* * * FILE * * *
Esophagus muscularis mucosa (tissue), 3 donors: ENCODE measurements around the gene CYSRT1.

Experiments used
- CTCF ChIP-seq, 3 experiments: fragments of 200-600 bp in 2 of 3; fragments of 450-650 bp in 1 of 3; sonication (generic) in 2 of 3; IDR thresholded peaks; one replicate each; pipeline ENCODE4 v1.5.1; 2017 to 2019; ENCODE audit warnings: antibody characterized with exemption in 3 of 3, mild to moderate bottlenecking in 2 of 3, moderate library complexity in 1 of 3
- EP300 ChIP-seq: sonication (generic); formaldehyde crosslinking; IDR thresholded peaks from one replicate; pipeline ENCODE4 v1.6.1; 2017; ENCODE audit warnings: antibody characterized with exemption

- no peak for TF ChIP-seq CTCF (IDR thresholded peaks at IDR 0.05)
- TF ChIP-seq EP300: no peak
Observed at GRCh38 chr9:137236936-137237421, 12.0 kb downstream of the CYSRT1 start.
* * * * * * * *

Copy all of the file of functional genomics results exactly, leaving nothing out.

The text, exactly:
Esophagus muscularis mucosa (tissue), 3 donors: ENCODE measurements around the gene CYSRT1.

Experiments used
- CTCF ChIP-seq, 3 experiments: fragments of 200-600 bp in 2 of 3; fragments of 450-650 bp in 1 of 3; sonication (generic) in 2 of 3; IDR thresholded peaks; one replicate each; pipeline ENCODE4 v1.5.1; 2017 to 2019; ENCODE audit warnings: antibody characterized with exemption in 3 of 3, mild to moderate bottlenecking in 2 of 3, moderate library complexity in 1 of 3
- EP300 ChIP-seq: sonication (generic); formaldehyde crosslinking; IDR thresholded peaks from one replicate; pipeline ENCODE4 v1.6.1; 2017; ENCODE audit warnings: antibody characterized with exemption

- no peak for TF ChIP-seq CTCF (IDR thresholded peaks at IDR 0.05)
- TF ChIP-seq EP300: no peak
Observed at GRCh38 chr9:137236936-137237421, 12.0 kb downstream of the CYSRT1 start.